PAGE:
* Women must not delay consultations or screenings due to the pandemic, caution experts
* Governments and healthcare providers must ensure serious diseases are not de-prioritized due to COVID 19
* Out of 13-15 lakh, total new cancers diagnosed in India every year, around 1 lakh are diagnosed in Karnataka alone
* Early diagnosis allows the use of prognostic tests such as CanAssist Breast and avoids over-treatment and chemotherapy in many cases
The COVID 19 pandemic and the subsequent de-prioritizing of other diseases have negatively impacted breast cancer care with new diagnoses being delayed and existing treatments interrupted. Oncologists are urging women not to delay reporting their symptoms or seeking breast cancer screening due to the fear of coronavirus infection.
As we observe Breast Cancer Awareness Month, Dr. Shekhar Patil, Medical Oncologist at HCG Bangalore, and Sri Shankara Hospital say that efforts are needed to educate patients, assure them of the safety of healthcare settings and ensure that serious diseases are not de-prioritized due to the ongoing pandemic.
“The Coronavirus outbreak particularly the lockdown and the subsequent months significantly impacted the detection of new breast cancer cases and also led to interruptions for people who were going under the treatment. New disease diagnoses have been evidently low in the six months since the lockdown. Many patients have delayed reporting their symptoms while many high-risk women have avoided crucial breast cancer screenings. It has been particularly tough for patients living in rural areas for whom traveling to nearby metros for consultation and treatment became extremely difficult. While we have managed to ensure that existing patients continue to get requisite care through virtual consultations, it is important that women do not delay visiting doctors out of the fear of a pandemic,” said Dr. Shekhar Patil.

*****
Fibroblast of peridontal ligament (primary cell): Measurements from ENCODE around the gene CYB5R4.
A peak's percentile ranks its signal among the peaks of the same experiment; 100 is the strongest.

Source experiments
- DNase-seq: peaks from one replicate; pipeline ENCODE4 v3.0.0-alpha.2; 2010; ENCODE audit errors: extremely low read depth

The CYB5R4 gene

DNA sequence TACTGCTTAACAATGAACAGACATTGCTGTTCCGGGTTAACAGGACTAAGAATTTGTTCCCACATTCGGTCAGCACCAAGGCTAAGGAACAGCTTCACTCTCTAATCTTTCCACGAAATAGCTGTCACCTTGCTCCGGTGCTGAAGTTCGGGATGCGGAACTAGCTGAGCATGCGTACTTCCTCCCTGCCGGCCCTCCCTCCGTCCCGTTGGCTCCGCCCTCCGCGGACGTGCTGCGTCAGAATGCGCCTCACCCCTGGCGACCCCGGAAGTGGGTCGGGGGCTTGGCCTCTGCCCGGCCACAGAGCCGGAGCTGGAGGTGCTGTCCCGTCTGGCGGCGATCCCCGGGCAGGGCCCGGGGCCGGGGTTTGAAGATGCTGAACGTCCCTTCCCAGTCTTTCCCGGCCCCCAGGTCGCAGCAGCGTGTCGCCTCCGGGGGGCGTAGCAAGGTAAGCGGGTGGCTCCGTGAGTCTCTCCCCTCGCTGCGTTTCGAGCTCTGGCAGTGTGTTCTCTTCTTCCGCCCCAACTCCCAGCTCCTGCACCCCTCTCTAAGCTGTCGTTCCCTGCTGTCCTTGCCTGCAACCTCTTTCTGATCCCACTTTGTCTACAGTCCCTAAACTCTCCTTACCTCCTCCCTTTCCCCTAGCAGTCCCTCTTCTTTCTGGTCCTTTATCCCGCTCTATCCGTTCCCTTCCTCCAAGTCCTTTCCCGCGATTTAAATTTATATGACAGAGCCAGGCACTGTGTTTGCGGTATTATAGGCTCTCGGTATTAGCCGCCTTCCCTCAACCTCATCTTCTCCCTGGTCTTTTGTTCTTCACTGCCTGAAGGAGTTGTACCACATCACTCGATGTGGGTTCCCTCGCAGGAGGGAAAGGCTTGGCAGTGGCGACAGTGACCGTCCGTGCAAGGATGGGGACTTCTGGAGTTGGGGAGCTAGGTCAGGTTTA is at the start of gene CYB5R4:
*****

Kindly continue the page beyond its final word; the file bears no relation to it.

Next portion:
Karnataka has a high burden of disease with breast cancer emerging as the most commonly found cancer in women in the state. The disease incidence has also markedly increased over the past two decades. Out of the 13-15 lakh total cases of cancers diagnosed in the country every year, around 1 lakh are from Karnataka alone. Out of this, 30% of patients are of breast cancer.
“Unfortunately, lack of awareness and regular screenings imply that most cancers are already diagnosed in later stages in India, resulting in low survival rates. Only 30% of breast cancer patients are currently diagnosed in stage 1 of the disease when treatment prognosis is good and chances of long-term survival are high. Since early diagnosis is the only way to save lives, it is important that people do not delay reporting their symptoms or seeking medical consultations for fear of catching the infection in healthcare settings. We urge women not to delay reporting of any abnormality or suspicious symptom,” added Dr. Patil.
Interestingly, 80% of breast cancer cases can be cured, if detected in the earliest stage of the disease.
“Early detection can also allow us to use prognostic tests and personalize treatments for patients based on their risk profile. Prognostic tests such as CanAssist Breast help physicians to analyze cancer relapse risk in patients which serves to reduce over-treatment. Patients with very low relapse risk can avoid invasive treatments as well as chemotherapy, resulting in better health outcomes. Personalizing treatment based on the disease progression and risk
also significantly reduces the cost of treatment,” said Dr. Patil
Urban lifestyles, unhealthy diets, an increase in obesity, lack of physical activity, high incidence of smoking, and drinking are factors responsible for the surge in breast cancer incidence in India. Women over 40 years of age are advised regular clinical screening for breast cancer.